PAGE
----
Even with these recent improvements, there are four primary limitations to current lithium-ion batteries (LIBs) that companies are seeking to address: energy density, charging speeds, safety, and cost. Higher energy density—i.e. packing more power into the smallest, lightest footprint—is achieved by using electrode materials with higher lithium-ion content. Safety is improved by use of a non-flammable electrolyte and thin, stable electrodes that also allow for faster charge times. One key cost lever is to reduce, or entirely replace, cobalt and nickel with more abundant materials.

The first wave of battery performance improvement is upon us already, having been introduced into several recent BEV models. Here, silicon is being incorporated into the anode to improve energy density by potentially 20%. The production process is highly compatible with existing LIB manufacturing set-ups and the cost to produce at scale is similar to graphite-based anodes.

But the solution to one battery material challenge introduces another—in this case, a silicon anode can swell up to three or four times its size when absorbing its full complement of lithium anodes. This swelling process can cause the anode to become brittle, and reduces the lifespan of the battery. Companies are mitigating the swelling issue by developing graphite-silicon mixes, using porous silicon compounds, or subjecting the anode to high pressure.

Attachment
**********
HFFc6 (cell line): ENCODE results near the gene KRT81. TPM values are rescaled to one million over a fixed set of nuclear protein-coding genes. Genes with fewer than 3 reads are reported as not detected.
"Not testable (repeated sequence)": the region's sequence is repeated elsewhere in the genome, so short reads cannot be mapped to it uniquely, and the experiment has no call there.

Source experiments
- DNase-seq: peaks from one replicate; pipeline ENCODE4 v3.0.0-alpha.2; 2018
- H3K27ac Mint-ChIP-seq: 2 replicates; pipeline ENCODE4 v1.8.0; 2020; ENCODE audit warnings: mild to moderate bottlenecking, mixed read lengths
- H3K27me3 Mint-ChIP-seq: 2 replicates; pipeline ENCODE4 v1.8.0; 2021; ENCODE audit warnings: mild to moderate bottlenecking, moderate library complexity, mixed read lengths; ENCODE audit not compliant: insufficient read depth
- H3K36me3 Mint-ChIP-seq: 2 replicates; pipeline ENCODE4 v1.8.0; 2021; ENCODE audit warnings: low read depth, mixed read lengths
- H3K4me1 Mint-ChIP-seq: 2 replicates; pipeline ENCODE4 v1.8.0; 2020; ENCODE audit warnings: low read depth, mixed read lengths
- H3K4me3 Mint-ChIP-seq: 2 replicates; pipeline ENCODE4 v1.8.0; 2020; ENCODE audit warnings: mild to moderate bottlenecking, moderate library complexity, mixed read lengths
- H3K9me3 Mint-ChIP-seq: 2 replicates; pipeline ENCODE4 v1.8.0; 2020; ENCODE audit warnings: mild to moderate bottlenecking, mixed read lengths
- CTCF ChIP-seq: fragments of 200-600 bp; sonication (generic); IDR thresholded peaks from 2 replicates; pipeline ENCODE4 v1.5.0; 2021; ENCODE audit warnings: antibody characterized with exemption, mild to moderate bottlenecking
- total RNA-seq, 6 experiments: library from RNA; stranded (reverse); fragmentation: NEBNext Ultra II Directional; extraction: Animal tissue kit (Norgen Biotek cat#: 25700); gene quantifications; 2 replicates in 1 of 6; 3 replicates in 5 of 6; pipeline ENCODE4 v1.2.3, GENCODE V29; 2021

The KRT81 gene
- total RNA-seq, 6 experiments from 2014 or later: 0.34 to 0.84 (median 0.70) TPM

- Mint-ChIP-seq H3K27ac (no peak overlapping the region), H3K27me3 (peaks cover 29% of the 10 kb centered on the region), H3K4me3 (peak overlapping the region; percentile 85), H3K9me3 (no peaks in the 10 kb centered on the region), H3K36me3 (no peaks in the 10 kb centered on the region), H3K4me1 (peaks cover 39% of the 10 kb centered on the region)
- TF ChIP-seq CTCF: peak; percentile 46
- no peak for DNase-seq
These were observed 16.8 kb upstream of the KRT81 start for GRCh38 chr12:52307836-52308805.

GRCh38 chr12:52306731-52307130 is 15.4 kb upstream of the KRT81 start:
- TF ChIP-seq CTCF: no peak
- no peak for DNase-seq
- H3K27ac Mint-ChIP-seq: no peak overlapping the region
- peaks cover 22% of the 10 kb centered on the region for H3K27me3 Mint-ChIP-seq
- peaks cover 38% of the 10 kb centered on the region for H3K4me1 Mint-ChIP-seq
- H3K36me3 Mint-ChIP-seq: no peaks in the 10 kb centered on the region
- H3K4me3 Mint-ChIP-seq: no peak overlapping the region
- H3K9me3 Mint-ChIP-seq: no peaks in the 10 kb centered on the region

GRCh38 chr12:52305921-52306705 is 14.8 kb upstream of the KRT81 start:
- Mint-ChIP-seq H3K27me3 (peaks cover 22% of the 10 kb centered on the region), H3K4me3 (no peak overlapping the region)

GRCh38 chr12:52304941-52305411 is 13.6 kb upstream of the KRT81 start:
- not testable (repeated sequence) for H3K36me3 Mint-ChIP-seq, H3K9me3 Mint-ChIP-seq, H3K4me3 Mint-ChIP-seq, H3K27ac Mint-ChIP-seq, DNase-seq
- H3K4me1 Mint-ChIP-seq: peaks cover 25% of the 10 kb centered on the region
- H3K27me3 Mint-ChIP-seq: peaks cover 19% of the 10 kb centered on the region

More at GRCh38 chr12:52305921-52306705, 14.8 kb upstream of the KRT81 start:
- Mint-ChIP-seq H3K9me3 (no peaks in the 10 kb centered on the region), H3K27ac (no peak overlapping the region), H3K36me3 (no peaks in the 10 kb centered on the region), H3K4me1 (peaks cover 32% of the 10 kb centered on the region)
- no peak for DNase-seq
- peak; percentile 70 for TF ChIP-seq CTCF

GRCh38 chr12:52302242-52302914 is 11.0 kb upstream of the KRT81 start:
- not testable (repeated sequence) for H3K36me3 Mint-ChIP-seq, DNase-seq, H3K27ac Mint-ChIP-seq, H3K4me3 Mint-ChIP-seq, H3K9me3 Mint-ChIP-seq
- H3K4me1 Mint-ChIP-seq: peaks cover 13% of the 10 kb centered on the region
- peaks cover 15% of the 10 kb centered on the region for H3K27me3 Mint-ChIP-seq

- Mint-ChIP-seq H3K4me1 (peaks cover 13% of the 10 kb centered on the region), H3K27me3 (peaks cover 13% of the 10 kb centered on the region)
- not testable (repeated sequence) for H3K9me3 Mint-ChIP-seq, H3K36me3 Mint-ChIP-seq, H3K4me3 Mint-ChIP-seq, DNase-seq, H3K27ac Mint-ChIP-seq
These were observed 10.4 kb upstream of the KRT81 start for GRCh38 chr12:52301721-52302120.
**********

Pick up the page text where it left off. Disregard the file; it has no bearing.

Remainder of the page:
Research shows that over 50% of vehicles sold globally in 2030 will be electrified, and battery electric vehicle (BEV) adoption will increase by an average of 25% per year through 2030

It is anticipated that these lithium-silicon (Li-Si) batteries will be commonplace in the next few years. Around then, though, improvement in silicon-based anodes with liquid electrolytes will start to provide diminishing returns on investment. Companies such as Sila Nanotechnologies, Amprius Technologies, Evonix Technologies, and Wacker Chemie AG are active in this first wave of technology improvements in the 2020s.

The second wave of EV battery technology improvements will belong to all-solid-state batteries, in which the liquid electrolyte is to be replaced by a solid material, such as a thin polymer or ceramic (herein collectively defined as ASSB-Polymer and ASSB-Ceramic). A solid-state electrolyte is non-flammable. But equally important is that a solid electrolyte enables step change innovations in the anode and the cathode (which represents the third wave). Incremental improvement in energy density and cycle life are also expected.